A good starting point might be to recognize that streets need to cater to a diverse range of needs, not all of which are transportation related. We need to experiment to find approaches which best fit a particular location and season. And fundamentally, we need to recognize that this is an open-ended and on-going process. We need to be flexible. Planning, discussion and debate can only get us so far. We need to take some action now. Only by trying something can we learn what works and what does not. We should not be afraid of change.

  5. Turning Ste Catherine street in its entirety into a pedestrian mall would be insane. It is not a secondary street but a MAJOR west-east axis. One of a very few. Moreover, at times, it WIll look like a dead street. De Maisonneuve is already a mess (in particular in the winter) with the permanent bike path. Sherbrooke street is a relatively narrow thoroughfare.

    This populist push to erase cars from the city is tampering with an element that has always made Montreal exciting. And, I know this is a foreign concept to some, but there are economic benefits helping cars and trucks (ie: access) move around and through the city with ease. Should we be tackling the pollution problem absolutely. Is turning every street into a mall the way to do so? Unlikely.

  6. Great article thank you!

    Seems the link where “the Gazette declared it to be flawed” is pointing to the same page as “Gazette editorialized” a few lines above it.


  7. Edward, are you kidding? You make it sound like Ste-Cath is an highly efficient traffic mover. Traffic barely inches along on Ste-Catherine between Guy and Berri. As a car sewer, it’s completely useless. Blocking it to car traffic would just put the drivers who wander on Ste-Cath out of their misery.

    As for it being part of the “very few” east-west routes, may I suggest massive René-Lévesque blvd. just one block south? Or how about a friggin’ *expressway* (plus the Viger and St-Antoine “service lanes”) just 3 blocks south?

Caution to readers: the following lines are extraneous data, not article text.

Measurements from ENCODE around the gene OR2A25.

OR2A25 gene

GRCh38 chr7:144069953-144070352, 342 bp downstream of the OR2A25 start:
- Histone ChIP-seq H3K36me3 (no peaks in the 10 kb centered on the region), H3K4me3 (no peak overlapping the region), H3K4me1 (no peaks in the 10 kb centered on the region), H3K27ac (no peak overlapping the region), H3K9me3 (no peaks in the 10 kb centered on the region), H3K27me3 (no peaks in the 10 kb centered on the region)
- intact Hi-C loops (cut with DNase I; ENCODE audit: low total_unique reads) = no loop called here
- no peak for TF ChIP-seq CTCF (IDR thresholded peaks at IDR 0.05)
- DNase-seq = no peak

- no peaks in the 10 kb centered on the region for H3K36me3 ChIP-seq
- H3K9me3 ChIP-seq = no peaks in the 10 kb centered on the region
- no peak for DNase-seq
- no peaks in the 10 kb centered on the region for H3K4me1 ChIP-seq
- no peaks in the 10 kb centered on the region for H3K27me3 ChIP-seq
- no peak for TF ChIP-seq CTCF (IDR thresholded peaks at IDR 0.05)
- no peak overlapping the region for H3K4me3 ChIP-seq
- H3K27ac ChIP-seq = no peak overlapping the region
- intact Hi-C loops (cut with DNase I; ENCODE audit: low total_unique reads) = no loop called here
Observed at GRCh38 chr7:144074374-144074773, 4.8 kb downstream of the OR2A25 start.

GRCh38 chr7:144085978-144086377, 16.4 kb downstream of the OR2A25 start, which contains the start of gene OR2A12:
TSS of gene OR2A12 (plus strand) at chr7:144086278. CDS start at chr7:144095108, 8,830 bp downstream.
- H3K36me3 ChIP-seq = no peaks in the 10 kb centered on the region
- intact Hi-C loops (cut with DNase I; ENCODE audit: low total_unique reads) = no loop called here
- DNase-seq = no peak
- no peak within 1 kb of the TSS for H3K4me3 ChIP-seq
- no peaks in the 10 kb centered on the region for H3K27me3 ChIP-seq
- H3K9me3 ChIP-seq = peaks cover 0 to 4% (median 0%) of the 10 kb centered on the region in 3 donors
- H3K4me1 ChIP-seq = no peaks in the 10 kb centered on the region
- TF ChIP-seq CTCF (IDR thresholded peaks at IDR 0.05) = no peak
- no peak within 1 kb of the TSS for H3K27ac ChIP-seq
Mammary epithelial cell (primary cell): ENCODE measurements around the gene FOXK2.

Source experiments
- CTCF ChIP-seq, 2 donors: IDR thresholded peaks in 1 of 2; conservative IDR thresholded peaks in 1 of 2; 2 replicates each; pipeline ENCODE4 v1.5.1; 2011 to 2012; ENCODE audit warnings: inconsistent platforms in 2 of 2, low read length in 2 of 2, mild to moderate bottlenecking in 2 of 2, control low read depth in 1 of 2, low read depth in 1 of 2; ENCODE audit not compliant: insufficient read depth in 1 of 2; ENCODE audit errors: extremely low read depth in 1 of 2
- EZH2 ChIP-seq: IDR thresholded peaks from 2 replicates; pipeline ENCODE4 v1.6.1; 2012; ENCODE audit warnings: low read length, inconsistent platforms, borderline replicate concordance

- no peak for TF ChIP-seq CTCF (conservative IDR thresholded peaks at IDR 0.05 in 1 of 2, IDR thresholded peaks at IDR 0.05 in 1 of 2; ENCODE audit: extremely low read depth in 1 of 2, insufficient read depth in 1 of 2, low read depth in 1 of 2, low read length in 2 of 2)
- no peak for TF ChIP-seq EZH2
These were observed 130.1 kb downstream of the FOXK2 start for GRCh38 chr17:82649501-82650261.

And don’t forget the fact that Ste-Cath is being serviced by the highest density of metro stations in the entire city.

    If New York turned Times Square into a pedestrian plaza and avoided carmaggedon, I think we’d survive Ste-Cath being closed to car traffic for a few blocks.

  8. Edward, I must disagree.

    “Maisonneuve is already a mess (in particular in the winter) with the permanent bike path” -> and that’s the fault of the bike path, is it? The _only_ east-west bike path? Look at a map, motorists can use: Sherbrooke, St Catherine, Rene Levesque, Gauchetiere, the 720, etc. I submit that if Maisonneuve is a mess, it’s because there are too many cars and not that the cars don’t have enough space allocated to them.

    “Should we be tackling the pollution problem absolutely. Is turning every street into a mall the way to do so? Unlikely” -> I realise you are exaggerating, but come on. There are 5000 km of streets on the island, we’re only talking about pedestrianising 10s of km. Also, 40% of Quebec’s greenhouse emissions are from transport, so it seems to me discouraging car use would be helpful.

  9. Philly tried this on Chestnut Street and also allowed buses. It became a “bus highway” and uncomfortable for peds. It also crippled a thriving commercial street. Lesson: Either all peds and no vehicles or just allow vehicles. The point is to slow down traffic so peds will feel safe. One way streets and “bus highways” or even the newly vaunted “bike highways” are not friendly to people strolling and therefore a killer of street life and commerce.

  10. There are a wide range of options between streets dedicated to vehicular traffic (whether that be cars, trucks, buses, or even bicycles – they all are in “transit”) and pedestrian zones.

    In my opinion, the important thing for creating vibrant street life is providing appropriate public spaces which are well connected. There is no reason that we should hibernate in caves duriing the winter months. For those of you who have never had the experience, being able to walk around a city, without constantly being exposed to the physical presence of motorized vehicles,is truly a pleasure.

  11. One way to make boulevard de Maisonneuve less of a “mess” would be having the west-east bicycle path circulate along Ste-Catherine and place la piste Claire-Morrissette on the north side of the street, along with traffic flow. And restore the trams, of course, including delivery (goods) trams. This could be compatible with limited polluting vehicular traffic.

    The Projet Montréal plan for Mont-Royal also provides for a tram, so people would not have to walk from Iberville to St-Laurent or avenue du Parc on frigid days.

    And yes, Edward, I definitely want to erase private cars from cities. Cities have existed for thousands of years before petroleum-fuelled private cars and will survive the end of pertroleum. Modern trams (which are accessible to almost everyone), electric emergency and delivery vehicles, bicycles (and perhaps even nordic ski trails in northern cities?) and walkable neighbourhoods can make for a very exciting and lively city indeed. People flock to dense cities where most people, even those who own a car, use efficient public transport, or simply walk, to get around. Look at all the tourists from suburban nowheres who are thrilled to be in Paris, New York or Amsterdam – or even central Montréal.